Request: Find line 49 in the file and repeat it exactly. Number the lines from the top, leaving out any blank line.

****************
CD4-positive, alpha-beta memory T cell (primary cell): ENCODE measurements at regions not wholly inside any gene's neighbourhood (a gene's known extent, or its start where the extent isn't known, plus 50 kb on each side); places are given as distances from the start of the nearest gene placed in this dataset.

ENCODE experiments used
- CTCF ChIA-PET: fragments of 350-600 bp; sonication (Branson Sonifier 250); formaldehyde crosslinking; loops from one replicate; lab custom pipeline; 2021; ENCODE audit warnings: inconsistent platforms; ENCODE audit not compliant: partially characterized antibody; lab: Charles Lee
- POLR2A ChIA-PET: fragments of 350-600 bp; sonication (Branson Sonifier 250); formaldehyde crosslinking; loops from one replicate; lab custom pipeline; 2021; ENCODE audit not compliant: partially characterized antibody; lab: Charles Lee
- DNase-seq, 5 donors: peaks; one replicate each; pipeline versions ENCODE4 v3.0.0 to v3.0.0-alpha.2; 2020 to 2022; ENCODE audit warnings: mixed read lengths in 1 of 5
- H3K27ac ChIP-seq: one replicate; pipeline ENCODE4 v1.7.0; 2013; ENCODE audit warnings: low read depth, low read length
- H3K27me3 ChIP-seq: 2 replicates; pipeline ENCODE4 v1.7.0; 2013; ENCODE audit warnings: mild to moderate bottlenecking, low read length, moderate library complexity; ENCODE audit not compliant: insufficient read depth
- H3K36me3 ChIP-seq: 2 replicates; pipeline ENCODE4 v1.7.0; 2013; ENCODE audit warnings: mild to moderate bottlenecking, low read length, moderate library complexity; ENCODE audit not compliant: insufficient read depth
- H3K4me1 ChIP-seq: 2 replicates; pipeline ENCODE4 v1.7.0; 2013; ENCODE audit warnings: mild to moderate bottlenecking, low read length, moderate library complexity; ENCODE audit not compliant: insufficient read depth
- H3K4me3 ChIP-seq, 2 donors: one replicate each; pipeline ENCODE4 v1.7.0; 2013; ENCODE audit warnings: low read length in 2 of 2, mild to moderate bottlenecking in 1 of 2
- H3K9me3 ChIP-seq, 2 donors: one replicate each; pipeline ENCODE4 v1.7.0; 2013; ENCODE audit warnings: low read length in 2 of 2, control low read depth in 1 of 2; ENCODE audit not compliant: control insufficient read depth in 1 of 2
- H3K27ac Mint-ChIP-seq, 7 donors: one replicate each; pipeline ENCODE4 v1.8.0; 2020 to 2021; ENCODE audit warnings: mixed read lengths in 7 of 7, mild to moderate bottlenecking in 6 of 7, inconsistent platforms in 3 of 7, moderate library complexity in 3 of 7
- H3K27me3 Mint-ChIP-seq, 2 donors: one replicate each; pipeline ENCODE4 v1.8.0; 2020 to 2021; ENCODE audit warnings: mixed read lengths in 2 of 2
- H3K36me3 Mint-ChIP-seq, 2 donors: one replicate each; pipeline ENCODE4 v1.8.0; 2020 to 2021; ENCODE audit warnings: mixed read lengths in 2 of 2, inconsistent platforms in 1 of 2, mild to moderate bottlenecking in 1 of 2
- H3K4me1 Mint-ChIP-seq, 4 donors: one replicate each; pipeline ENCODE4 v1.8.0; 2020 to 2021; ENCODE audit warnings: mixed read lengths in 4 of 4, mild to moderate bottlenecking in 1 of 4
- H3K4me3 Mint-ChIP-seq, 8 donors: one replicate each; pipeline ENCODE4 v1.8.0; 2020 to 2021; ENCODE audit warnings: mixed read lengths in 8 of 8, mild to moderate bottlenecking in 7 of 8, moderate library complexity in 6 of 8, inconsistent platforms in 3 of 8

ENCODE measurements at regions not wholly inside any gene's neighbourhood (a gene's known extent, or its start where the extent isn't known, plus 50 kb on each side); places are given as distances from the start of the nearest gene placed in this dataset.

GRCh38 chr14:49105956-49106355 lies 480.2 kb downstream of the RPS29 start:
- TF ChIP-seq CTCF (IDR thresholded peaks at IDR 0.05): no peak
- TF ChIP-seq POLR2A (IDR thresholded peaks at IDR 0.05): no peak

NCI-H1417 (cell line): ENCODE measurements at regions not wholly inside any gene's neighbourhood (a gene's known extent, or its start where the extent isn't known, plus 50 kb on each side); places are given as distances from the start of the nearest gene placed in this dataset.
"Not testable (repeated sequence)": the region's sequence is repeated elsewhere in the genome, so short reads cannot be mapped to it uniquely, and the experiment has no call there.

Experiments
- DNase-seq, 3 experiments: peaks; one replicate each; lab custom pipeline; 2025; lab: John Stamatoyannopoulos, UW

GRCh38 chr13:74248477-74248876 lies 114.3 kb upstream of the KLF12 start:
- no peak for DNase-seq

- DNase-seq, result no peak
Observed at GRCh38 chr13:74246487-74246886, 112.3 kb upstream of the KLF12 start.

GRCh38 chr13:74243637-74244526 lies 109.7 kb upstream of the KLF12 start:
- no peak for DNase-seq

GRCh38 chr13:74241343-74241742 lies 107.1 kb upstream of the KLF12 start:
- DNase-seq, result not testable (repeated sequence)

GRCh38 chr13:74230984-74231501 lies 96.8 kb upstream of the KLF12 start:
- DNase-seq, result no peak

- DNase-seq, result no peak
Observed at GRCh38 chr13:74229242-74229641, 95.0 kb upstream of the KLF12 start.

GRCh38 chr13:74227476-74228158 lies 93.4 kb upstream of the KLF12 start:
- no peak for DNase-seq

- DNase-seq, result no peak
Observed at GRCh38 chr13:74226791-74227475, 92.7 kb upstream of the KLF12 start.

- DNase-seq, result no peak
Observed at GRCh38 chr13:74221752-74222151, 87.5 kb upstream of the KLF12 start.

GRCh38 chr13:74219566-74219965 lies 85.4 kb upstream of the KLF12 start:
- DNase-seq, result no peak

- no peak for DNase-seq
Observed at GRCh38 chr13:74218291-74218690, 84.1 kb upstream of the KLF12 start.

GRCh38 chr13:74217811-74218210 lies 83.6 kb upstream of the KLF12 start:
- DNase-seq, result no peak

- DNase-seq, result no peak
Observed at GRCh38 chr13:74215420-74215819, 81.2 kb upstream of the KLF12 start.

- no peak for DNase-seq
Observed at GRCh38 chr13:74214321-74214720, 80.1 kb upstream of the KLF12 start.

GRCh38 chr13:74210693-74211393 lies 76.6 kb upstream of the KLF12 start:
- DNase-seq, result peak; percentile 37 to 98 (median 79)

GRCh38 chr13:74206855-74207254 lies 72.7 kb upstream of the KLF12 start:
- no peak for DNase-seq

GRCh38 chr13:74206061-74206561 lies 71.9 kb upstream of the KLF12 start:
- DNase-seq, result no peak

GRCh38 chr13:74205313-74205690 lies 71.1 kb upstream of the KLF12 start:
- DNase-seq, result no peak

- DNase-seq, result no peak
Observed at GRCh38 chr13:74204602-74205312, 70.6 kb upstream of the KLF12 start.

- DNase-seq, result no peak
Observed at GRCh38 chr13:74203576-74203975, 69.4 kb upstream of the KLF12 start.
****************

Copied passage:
- DNase-seq, result no peak